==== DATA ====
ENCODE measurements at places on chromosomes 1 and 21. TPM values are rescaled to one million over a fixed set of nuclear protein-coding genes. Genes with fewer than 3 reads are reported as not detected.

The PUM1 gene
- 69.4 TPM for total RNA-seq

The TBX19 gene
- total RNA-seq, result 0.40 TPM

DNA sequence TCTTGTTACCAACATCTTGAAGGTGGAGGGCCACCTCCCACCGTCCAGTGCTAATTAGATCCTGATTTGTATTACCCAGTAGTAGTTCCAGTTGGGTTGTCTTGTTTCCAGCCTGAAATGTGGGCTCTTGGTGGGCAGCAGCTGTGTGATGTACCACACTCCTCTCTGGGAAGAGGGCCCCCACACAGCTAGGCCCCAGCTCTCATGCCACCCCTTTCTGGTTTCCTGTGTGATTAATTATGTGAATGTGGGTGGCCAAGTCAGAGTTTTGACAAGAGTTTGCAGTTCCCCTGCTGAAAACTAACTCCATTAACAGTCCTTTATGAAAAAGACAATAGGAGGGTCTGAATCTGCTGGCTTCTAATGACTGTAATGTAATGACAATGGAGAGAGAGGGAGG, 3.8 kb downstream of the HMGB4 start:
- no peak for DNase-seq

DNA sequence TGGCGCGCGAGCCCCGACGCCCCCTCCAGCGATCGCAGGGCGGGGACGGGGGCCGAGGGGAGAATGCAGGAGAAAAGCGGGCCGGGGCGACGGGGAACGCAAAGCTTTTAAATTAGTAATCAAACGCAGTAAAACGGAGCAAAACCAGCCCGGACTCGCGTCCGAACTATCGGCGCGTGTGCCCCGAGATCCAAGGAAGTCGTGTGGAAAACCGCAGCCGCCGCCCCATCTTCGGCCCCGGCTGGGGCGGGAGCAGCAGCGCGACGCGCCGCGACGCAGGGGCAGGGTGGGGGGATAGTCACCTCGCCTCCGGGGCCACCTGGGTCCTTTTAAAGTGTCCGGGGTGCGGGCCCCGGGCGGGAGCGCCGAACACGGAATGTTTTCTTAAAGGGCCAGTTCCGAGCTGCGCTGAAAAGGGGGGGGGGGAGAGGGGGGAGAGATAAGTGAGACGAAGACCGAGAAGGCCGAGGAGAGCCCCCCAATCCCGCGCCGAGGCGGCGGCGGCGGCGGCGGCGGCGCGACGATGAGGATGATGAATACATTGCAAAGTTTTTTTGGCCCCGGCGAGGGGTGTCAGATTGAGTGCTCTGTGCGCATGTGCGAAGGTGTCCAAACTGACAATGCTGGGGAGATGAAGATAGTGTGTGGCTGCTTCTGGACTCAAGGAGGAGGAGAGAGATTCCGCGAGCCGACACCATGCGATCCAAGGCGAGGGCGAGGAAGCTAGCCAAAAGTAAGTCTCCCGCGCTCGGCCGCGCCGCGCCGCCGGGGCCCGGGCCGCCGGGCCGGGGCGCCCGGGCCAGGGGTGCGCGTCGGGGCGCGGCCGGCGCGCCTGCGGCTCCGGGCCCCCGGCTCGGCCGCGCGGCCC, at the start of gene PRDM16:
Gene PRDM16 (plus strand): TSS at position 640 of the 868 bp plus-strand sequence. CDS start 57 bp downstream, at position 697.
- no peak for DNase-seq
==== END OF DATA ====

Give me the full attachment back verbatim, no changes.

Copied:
ENCODE measurements at places on chromosomes 1 and 21. TPM values are rescaled to one million over a fixed set of nuclear protein-coding genes. Genes with fewer than 3 reads are reported as not detected.

The PUM1 gene
- 69.4 TPM for total RNA-seq

The TBX19 gene
- total RNA-seq, result 0.40 TPM

DNA sequence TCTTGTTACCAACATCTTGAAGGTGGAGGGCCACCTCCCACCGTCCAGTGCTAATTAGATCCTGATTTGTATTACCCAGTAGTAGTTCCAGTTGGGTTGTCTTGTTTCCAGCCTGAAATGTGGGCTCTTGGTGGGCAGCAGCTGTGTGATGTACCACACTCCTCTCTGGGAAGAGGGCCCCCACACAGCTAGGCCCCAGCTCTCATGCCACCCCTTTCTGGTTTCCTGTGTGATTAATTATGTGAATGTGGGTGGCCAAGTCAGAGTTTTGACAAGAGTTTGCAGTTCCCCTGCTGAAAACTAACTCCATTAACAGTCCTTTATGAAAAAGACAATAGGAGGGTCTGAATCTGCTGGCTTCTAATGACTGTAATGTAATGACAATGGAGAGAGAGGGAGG, 3.8 kb downstream of the HMGB4 start:
- no peak for DNase-seq

DNA sequence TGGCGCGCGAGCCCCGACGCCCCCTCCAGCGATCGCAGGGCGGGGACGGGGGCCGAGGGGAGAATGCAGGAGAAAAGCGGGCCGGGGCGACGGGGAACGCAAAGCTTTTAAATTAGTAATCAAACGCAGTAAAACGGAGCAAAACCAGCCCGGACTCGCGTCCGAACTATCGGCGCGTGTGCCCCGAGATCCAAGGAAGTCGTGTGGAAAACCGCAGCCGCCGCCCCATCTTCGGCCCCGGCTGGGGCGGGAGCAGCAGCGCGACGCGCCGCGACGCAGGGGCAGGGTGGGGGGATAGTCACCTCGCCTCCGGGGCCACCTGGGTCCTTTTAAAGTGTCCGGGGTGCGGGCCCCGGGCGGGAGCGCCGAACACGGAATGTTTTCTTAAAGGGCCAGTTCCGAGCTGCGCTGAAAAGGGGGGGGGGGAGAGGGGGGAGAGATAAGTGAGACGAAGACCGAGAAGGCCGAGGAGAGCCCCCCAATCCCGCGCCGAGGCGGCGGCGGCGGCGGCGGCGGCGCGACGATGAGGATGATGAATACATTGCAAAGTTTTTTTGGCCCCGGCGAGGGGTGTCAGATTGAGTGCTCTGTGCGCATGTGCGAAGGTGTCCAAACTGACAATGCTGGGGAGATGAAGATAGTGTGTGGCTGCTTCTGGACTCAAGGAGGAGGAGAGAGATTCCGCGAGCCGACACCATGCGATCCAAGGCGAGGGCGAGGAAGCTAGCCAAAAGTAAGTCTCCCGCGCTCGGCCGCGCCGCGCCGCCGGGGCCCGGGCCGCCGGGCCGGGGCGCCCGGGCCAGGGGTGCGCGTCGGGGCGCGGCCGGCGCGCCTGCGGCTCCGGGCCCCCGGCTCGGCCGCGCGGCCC, at the start of gene PRDM16:
Gene PRDM16 (plus strand): TSS at position 640 of the 868 bp plus-strand sequence. CDS start 57 bp downstream, at position 697.
- no peak for DNase-seq